[48] After careful reading I have reached the view that the Plaintiff's prospects are not so slim as to be fanciful.  The chronology and material indicate to me that the Defendant may have been negligent in ways not particularised and/or the Plaintiff may have a cause of action against parties other than the Defendant.  I consider it appropriate to give the Plaintiff an opportunity to review the action."


Mr Bradley submits, and this is the way I put it rather than the way he put it, that what her Honour was really saying there was that the plaintiff had no real prospect of succeeding on the claim as pleaded but that in the exercise of her discretion she refused summary judgment because there was a prospect that the plaintiff would succeed on some other non-pleaded course of action.


This may, he submits, explain her Honour's statement addressed to Mr Lee, who was then appearing for the applicant before her Honour:


"its highly arguable once you have read [the reasons for judgment] whether you've won or not.  I mean, they had their application dismissed but you do not escape without considerable implied and expressed criticism.  So I don't know about these costs following the event.  If the costs followed the event, they'd probably get it."


Nevertheless, I must say I find it difficult to see, or see at least clearly, that that is what her Honour intended.


In paragraph 47 it seems, at least as likely, perhaps more likely, that her Honour was saying that she was satisfied that the plaintiff may have a cause of action on the pleadings as pleaded.  In other words that she was satisfied that the plaintiff had some real prospect of succeeding on the claim and that what she goes on to say in paragraphs 47 and 48, refer to, in the first place, the need to amend the pleading and, perhaps gather some more evidence to improve it, and in paragraph 48, the possibility that in other ways not pleaded there may also be causes of action against the defendant and against other parties and the defendant.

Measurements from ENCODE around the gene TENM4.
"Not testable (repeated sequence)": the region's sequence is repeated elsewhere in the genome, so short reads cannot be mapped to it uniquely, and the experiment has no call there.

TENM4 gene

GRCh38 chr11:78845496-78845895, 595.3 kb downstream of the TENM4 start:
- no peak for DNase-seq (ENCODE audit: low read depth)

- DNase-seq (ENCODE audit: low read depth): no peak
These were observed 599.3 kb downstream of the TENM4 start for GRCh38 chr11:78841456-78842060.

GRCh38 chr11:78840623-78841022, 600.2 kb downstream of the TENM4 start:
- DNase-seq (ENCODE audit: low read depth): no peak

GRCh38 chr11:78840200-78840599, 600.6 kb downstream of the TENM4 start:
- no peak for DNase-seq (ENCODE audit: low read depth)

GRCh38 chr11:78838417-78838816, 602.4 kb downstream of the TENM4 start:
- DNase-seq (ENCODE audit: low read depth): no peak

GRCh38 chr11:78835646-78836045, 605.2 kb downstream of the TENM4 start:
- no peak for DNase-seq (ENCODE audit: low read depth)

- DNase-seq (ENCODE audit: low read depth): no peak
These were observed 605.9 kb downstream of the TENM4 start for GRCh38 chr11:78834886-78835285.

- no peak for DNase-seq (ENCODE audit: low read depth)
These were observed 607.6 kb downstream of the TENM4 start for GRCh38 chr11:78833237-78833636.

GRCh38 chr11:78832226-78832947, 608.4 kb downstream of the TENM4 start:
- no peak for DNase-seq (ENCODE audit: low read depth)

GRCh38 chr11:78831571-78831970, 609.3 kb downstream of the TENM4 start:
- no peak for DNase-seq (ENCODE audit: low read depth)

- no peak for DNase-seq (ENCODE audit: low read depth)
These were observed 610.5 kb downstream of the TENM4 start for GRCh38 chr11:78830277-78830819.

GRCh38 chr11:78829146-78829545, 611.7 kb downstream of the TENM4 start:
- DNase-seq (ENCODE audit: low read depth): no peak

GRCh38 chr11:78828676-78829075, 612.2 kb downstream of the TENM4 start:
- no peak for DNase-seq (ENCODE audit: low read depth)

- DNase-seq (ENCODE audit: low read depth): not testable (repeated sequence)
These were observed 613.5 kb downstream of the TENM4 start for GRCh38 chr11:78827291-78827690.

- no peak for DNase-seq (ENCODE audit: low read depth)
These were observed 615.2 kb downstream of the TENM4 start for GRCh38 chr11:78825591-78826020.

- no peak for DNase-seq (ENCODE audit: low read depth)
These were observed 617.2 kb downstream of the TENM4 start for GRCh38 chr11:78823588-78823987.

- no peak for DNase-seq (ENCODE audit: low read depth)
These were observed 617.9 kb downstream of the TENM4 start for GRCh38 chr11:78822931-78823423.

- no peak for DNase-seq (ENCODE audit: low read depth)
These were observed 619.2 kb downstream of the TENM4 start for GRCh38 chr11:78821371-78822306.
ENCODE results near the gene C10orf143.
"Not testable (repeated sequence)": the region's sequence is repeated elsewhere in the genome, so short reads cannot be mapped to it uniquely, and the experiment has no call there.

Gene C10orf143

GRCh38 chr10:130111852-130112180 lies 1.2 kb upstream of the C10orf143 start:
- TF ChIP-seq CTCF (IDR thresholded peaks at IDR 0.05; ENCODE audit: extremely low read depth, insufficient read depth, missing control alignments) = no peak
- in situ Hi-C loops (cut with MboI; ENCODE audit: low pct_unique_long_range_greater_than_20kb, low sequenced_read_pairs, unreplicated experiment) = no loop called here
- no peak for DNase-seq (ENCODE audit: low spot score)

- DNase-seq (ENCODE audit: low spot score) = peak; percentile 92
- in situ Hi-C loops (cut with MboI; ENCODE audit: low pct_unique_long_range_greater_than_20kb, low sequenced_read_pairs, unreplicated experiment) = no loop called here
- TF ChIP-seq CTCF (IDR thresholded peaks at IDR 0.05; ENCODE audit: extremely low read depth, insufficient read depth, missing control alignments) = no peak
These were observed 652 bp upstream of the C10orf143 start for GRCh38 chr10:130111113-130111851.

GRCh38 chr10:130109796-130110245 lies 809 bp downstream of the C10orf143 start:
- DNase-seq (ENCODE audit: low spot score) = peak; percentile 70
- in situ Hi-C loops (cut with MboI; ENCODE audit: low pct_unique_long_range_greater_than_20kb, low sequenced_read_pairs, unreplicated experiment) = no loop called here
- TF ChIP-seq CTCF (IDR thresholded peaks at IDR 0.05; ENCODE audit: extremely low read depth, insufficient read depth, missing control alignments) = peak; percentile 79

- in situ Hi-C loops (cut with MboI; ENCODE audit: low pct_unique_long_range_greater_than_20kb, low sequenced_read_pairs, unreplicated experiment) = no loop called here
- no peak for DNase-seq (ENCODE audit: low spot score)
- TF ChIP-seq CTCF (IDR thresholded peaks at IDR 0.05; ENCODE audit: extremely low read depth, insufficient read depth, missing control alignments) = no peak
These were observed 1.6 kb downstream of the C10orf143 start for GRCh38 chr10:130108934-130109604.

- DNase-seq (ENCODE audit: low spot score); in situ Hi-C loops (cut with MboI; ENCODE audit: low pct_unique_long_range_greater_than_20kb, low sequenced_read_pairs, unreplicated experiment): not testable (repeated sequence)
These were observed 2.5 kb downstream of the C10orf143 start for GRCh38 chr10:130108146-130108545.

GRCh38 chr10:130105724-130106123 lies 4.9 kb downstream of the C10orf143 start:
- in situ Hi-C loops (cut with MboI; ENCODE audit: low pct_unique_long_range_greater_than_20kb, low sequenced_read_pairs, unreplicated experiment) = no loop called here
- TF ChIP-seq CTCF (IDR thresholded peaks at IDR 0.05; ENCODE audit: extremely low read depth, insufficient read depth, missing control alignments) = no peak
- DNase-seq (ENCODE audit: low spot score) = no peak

In the end I am unclear as to what her reasons were for the conclusion which she reached.


In those circumstances I cannot be satisfied that the view which her Honour took is other than wrong because one would ordinarily expect in an application of this kind that the order which would be made by the Court would be either that the costs be costs in the cause, or that they be reserved.


That seemed to be her Honour's initial view of the matter when she published her reasons for they are the orders which her Honour has included in her reasons, and I can find nothing in what took place on the hearing before her Honour when she invited argument on the question of costs which caused her to change her mind.


In those circumstances it seems to me that the order was wrongly made and notwithstanding the reluctance of this Court to grant leave on matters of practice and procedure, especially on questions of costs, it seems to me that it ought not to be permitted to stand.


I would therefore grant leave, allow the appeal, set aside the order for costs made on the 28th of August 2002 and in lieu substitute an order that the costs of that application be reserved.


WILLIAMS JA:  I agree.


PHILIPPIDES J:  I also agree.




DAVIES JA:  The respondent should pay the applicant's costs of this application.


Editorial Notes

  • Published Case Name:

    Costello v State of Qld

  • Shortened Case Name:

    Costello v State of Queensland

  • MNC:

    [2002] QCA 503

  • Court:


  • Judge(s):

    Davies JA, Williams JA, Philippides J

  • Date:

    19 Nov 2002

Litigation History

No Litigation History

Appeal Status

No Status